By Sylvain Charlebois (AIMS Senior Fellow) 

Apparently, Canada is going meatless, unless you are a white older male, that is. Well, that may be a slight exaggeration, as many Canadians still need a regular meat fix. In fact, many see meat consumption as one of the pleasures in life, as well as a necessary part of a balanced diet. Some even believe meat consumption to be a fundamental right. According to a recent study from Dalhousie University, more than 82% of Canadians remain committed to meat consumption. But for the meat industry, and especially beef producers, the study also gives us some troubling news for the future.

The study indicates that 6.4 million Canadians, a number equal to the population of Toronto, have either adopted a meatless diet or are limiting the amount of meat they eat every week. But it gets more serious, as reduced meat consumption spreads across the generation gap. While a total of 63% of vegans are under the age of 38, which includes both Generation Y and Millennials, the older crowd are participating in the meatless trend as well. More than 42% of flexitarians are Boomers. In other words, many Boomers like meat but are struggling against their guilt-inducing eating habits. This could lead to what is known as a rebound effect. For example, after a day when meat is purposely not consumed, the effect is nullified the following day, by a lavish meat-based meal. Still, the intention is there.

Looking at these numbers, the overpowering plant-based narrative has clearly made a dent in the average consumer’s perception of a healthy diet. Different sources of proteins are getting some attention. By now, most Canadians have already thought about reducing their meat consumption, and 32.2% of respondents intend to do so within the next 6 months. As the beef industry tries to find ways to demonstrate sustainability, consumers appear to have already moved on, and the concept of meat avoidance isn’t going to disappear any time soon.

Concern for the environment and animal welfare are some of the factors that are slowly pushing consumers away from certain meat products. But health concerns seem to be the biggest motivator. A diet which promotes reducing meat consumption is being increasingly recognized as a healthy choice. But despite negative press reports on the effects of meat on human health and a vocal minority who argue that humans evolved as vegetarians, some scientific evidence contradicts these views. History has shown that humans relied heavily on meat as a source of energy and critical substrates such as protein and long-chain omega-3 fatty acids.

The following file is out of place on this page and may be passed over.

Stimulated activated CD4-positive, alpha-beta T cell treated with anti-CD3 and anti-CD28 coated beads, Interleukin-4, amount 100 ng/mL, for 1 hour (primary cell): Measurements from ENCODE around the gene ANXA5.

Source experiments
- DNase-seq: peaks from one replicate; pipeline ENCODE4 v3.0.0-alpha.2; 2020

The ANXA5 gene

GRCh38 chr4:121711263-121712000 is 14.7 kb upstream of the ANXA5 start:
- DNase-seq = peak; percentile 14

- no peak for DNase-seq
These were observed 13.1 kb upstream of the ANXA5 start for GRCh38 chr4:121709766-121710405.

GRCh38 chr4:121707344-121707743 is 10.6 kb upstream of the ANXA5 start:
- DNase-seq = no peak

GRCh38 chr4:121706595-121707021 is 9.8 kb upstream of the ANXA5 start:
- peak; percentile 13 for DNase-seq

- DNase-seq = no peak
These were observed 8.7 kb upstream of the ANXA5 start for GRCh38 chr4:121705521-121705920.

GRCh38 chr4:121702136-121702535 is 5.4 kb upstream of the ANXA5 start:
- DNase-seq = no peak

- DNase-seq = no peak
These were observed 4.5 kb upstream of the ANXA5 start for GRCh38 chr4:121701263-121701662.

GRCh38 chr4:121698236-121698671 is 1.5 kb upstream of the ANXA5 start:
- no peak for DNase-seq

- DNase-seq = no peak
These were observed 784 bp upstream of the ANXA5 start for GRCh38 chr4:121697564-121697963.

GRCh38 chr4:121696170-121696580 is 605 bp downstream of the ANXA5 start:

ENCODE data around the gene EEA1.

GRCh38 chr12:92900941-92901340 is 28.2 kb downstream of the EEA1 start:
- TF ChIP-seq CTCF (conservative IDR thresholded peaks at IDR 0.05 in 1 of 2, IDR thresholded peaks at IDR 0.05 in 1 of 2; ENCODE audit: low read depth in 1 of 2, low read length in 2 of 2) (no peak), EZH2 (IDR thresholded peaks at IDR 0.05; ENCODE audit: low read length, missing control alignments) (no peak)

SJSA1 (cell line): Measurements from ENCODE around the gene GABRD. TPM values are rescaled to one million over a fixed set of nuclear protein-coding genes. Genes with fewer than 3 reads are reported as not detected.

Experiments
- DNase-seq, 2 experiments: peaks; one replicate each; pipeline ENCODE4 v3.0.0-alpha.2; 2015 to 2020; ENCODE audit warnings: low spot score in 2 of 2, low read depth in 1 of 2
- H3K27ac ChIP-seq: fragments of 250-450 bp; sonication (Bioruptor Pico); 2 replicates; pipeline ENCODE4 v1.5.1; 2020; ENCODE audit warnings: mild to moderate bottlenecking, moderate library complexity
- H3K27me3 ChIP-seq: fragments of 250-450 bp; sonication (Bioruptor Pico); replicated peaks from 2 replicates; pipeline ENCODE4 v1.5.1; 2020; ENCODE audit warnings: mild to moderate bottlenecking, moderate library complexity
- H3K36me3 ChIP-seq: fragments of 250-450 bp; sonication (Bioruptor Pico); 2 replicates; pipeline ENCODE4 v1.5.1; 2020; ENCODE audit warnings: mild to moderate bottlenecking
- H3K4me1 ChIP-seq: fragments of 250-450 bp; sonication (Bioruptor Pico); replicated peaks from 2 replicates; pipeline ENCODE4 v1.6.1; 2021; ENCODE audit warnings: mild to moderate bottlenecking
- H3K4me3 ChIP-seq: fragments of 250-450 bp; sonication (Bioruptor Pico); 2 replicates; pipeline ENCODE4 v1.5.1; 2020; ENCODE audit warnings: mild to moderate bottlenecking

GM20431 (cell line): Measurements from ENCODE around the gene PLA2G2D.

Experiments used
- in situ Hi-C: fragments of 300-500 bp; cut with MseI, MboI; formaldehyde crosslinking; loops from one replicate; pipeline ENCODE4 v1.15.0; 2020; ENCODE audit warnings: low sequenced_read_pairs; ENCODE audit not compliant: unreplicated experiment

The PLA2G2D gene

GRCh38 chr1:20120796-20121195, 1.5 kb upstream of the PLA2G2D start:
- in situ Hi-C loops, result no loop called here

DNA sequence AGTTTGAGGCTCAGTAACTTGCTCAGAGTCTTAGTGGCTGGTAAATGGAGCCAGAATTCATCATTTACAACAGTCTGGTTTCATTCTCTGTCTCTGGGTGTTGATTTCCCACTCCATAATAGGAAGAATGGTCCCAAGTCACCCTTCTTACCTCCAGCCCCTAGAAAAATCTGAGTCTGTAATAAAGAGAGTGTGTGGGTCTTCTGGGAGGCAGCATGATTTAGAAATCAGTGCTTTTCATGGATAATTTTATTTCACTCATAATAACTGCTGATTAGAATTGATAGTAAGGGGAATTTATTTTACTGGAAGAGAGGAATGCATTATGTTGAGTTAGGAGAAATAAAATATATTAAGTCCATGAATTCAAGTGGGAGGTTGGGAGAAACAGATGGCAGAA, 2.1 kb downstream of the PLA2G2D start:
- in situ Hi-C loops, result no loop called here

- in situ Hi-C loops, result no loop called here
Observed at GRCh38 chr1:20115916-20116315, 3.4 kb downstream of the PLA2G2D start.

Although highly-criticized at the time, the report released by the World Health Organization in 2015, which condemned processed meat consumption, has affected how meat in general is perceived around the world, including here in Canada. In the report, it is claimed that consumers who ate the most processed meats, such as hot dogs, bacon, or ham, had an increased risk of cancer compared to those who ate such foods infrequently. Three years later, several countries have altered their food guide to encourage consumers to look for vegetable proteins or even fish. Canada will soon join this group with its new food guide.

But simply asking consumers to eat less meat may trigger not only resistance to change but also confusion regarding amounts and sources of protein. Several consumers are resisting the notion of plant-based diets as a viable alternative or a means to a healthy  lifestyle. Indeed, conversations on proteins these days are divisive and utterly polarized. Interestingly, when looking at Dalhousie’s report, the blockade effect seems to be linked to masculinity, traditionalism, and hierarchies, all of which resemble and maintain the conventional structures of power in the Western world. Meat is often inherently linked to manhood. There’s no other way to put it. Such influences also resemble the symbolic and social history of meat consumption. Conversely, urbanization, the collective will to live in a more diverse society, increased access to education for all, and a rising female voice are distinctive products of modern society and thus represent a push for culinary changes, affecting what we put on our plates.

Proteins are becoming more pluralist. For the beef industry, the journey has not been easy. Compared to 2010, Canadians are eating 16% less beef annually, which equates to 94 million kilos. The one lesson that can be learned, however, is that commodity groups should not look at their product in isolation. Beef, as an example, needs to co-exist with lentils, fish, or other, more affordable sources of proteins. To befriend other commodity groups would be a novel approach, but it would also be a refreshing change. It certainly would be an effective way to fight the protein wars.


Professor in Food Distribution and Policy, Faculties of Management and Agriculture, Dalhousie University.